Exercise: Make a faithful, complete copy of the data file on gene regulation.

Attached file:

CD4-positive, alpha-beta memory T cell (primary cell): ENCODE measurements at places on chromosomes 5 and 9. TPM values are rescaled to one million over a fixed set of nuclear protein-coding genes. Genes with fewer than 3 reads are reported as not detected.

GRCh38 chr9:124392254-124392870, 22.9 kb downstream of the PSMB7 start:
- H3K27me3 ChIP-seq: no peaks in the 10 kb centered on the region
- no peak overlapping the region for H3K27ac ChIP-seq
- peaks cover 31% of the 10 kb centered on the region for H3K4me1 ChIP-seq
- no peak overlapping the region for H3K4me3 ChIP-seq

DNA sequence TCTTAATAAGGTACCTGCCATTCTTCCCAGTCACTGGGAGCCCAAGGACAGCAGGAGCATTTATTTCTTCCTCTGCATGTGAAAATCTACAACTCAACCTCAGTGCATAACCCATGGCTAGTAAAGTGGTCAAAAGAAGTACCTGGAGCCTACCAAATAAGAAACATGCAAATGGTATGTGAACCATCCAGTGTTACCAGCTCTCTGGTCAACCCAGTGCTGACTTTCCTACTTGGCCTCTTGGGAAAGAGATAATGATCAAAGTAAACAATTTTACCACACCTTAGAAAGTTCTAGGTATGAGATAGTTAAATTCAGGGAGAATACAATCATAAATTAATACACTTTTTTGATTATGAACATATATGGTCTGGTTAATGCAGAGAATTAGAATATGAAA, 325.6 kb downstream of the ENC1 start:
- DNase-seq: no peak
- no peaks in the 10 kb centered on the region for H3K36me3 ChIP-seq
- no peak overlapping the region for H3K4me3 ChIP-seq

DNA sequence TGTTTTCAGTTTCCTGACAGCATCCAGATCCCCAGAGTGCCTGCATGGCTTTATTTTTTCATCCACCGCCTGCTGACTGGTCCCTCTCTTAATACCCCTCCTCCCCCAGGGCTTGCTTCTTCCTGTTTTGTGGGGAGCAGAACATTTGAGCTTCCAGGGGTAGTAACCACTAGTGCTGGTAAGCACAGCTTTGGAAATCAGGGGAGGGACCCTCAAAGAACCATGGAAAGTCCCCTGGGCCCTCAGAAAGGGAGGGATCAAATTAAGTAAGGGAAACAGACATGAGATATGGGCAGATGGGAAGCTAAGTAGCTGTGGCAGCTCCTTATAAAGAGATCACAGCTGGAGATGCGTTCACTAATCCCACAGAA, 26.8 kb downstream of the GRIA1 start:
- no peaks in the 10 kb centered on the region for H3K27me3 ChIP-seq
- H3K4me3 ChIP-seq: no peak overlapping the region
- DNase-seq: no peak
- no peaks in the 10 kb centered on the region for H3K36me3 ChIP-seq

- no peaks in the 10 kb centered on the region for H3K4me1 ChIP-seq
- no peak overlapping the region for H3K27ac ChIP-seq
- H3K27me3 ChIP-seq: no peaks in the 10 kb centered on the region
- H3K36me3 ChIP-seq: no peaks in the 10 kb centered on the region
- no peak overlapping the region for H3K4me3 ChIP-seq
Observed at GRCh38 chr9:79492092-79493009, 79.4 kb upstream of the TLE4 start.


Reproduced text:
CD4-positive, alpha-beta memory T cell (primary cell): ENCODE measurements at places on chromosomes 5 and 9. TPM values are rescaled to one million over a fixed set of nuclear protein-coding genes. Genes with fewer than 3 reads are reported as not detected.

GRCh38 chr9:124392254-124392870, 22.9 kb downstream of the PSMB7 start:
- H3K27me3 ChIP-seq: no peaks in the 10 kb centered on the region
- no peak overlapping the region for H3K27ac ChIP-seq
- peaks cover 31% of the 10 kb centered on the region for H3K4me1 ChIP-seq
- no peak overlapping the region for H3K4me3 ChIP-seq

DNA sequence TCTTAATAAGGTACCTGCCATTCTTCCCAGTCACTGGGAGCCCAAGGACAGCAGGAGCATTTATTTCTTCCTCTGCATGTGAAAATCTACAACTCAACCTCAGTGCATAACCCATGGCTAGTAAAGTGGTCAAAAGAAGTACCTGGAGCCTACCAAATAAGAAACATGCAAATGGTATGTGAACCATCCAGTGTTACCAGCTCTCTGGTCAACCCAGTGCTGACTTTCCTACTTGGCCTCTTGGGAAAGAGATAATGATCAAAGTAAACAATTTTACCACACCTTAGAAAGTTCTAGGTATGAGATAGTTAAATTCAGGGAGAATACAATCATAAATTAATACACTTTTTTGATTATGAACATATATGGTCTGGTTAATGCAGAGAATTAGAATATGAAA, 325.6 kb downstream of the ENC1 start:
- DNase-seq: no peak
- no peaks in the 10 kb centered on the region for H3K36me3 ChIP-seq
- no peak overlapping the region for H3K4me3 ChIP-seq

DNA sequence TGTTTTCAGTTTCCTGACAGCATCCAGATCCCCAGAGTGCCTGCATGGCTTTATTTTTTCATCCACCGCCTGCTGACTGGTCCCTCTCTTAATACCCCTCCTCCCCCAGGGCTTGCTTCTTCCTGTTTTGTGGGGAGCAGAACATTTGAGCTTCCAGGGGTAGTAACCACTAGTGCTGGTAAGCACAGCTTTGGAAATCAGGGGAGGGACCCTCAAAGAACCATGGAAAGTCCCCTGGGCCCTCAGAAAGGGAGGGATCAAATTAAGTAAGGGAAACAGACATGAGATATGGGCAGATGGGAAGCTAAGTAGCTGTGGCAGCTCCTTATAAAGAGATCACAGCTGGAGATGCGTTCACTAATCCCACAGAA, 26.8 kb downstream of the GRIA1 start:
- no peaks in the 10 kb centered on the region for H3K27me3 ChIP-seq
- H3K4me3 ChIP-seq: no peak overlapping the region
- DNase-seq: no peak
- no peaks in the 10 kb centered on the region for H3K36me3 ChIP-seq

- no peaks in the 10 kb centered on the region for H3K4me1 ChIP-seq
- no peak overlapping the region for H3K27ac ChIP-seq
- H3K27me3 ChIP-seq: no peaks in the 10 kb centered on the region
- H3K36me3 ChIP-seq: no peaks in the 10 kb centered on the region
- no peak overlapping the region for H3K4me3 ChIP-seq
Observed at GRCh38 chr9:79492092-79493009, 79.4 kb upstream of the TLE4 start.